Simultaneous meetings of Babergh and Mid Suffolk’s Cabinets will consider the future of the relationship between the two districts, including a recommendation to consider dissolving both current councils and replacing them with a new single council.
The meeting, to take place in the King Edmund Chamber in Endeavour House at 9.30am on Friday 13 October, will consider a report from council officers, outlining the various options for the future relationship between Babergh and Mid Suffolk:
The report was written by Babergh and Mid Suffolk District Councils’ Chief Executive, Arthur Charvonia, at the request of the Leaders of the Councils, Nick Gowrley and Jennie Jenkins, to review the options to further evolve the Councils’ partnership working, which started in 2011.
The report recommends that both Cabinets provisionally endorse the option of dissolving the existing councils and forming a new council. Should the Cabinets decide to do so then comprehensive public engagement will take place during the autumn to test this opinion, and understand the views of residents, stakeholders, partners and staff. Once this is completed the results of this public engagement and a detailed Business Case will need to be further considered by both Babergh and Mid Suffolk. The full report can be found on our website with the other Cabinet Papers for both the Babergh Cabinet and Mid Suffolk Cabinet meetings.
Arthur Charvonia, Chief Executive of Babergh and Mid Suffolk District Councils, said: “Both Councils are currently consulting our residents on what the future of our fantastic places should look like over the next 20 years. It makes sense, therefore, that alongside this consultation on the Joint Local Plan, we also consider what type of local government arrangements will be needed to deliver the vision and ambitions contained in the Joint Local Plan.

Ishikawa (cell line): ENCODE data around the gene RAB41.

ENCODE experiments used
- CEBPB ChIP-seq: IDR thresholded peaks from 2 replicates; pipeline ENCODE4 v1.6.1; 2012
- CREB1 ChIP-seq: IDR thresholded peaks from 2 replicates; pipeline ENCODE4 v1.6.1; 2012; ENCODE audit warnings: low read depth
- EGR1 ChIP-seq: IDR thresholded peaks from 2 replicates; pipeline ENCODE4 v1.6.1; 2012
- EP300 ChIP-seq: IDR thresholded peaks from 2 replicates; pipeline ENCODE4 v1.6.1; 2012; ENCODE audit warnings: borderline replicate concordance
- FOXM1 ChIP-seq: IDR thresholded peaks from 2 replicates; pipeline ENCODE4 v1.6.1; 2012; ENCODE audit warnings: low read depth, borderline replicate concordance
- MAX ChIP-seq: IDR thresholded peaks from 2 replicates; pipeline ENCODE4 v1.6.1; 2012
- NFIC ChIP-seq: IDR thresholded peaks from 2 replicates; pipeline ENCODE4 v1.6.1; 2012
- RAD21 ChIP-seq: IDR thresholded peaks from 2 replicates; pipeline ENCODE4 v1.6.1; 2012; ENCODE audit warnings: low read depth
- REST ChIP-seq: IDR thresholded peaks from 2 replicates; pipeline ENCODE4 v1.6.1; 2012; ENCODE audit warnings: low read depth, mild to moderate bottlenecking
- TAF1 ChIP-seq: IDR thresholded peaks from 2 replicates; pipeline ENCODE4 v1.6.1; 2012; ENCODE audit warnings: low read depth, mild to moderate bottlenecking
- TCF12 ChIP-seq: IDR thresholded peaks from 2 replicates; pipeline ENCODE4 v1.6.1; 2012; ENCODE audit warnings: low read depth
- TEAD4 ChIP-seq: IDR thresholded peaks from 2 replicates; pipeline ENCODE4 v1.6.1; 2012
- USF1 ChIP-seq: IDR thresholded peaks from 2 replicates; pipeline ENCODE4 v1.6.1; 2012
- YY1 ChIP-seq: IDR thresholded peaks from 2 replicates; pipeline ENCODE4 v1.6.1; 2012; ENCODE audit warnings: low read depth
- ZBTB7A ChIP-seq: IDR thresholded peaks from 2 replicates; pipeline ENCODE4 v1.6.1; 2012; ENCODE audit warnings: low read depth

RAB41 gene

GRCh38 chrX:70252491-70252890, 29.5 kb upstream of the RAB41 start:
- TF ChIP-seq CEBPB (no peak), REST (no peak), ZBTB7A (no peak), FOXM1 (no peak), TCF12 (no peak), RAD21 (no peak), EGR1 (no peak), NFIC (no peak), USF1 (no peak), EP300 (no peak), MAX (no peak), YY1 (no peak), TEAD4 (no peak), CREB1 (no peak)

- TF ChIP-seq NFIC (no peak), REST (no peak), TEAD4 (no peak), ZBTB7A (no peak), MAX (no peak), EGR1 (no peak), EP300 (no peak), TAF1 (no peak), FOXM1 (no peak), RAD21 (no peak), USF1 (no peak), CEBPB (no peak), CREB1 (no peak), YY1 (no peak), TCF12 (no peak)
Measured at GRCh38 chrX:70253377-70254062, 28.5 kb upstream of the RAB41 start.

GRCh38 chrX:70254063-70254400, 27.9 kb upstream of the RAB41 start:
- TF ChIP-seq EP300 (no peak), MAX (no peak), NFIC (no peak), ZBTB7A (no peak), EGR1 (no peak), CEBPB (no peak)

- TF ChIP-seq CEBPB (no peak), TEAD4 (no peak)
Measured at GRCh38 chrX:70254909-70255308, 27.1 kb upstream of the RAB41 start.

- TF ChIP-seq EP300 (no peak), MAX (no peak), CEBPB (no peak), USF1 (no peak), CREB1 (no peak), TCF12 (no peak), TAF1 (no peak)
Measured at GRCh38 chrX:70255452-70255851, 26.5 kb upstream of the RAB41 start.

“Mid Suffolk and Babergh formed our award-winning partnership in 2011, not long after the Coalition Government was formed. Since then there have been two further General Elections and changes of both Government and policy. Demand for our services, need, aspiration, funding, and wider political and economic circumstances have therefore changed significantly in that time. The success of our partnership working has enabled the Councils to withstand these challenges over the last six years. However, as explained within the report, simply doing more of the same is unlikely to be enable the Councils to effectively address our future challenges, nor leave us best placed to deliver the ambitions and opportunities that our residents want and deserve to see. It is therefore important that both Councils carefully consider this and listen to the views of our residents, stakeholders and staff.”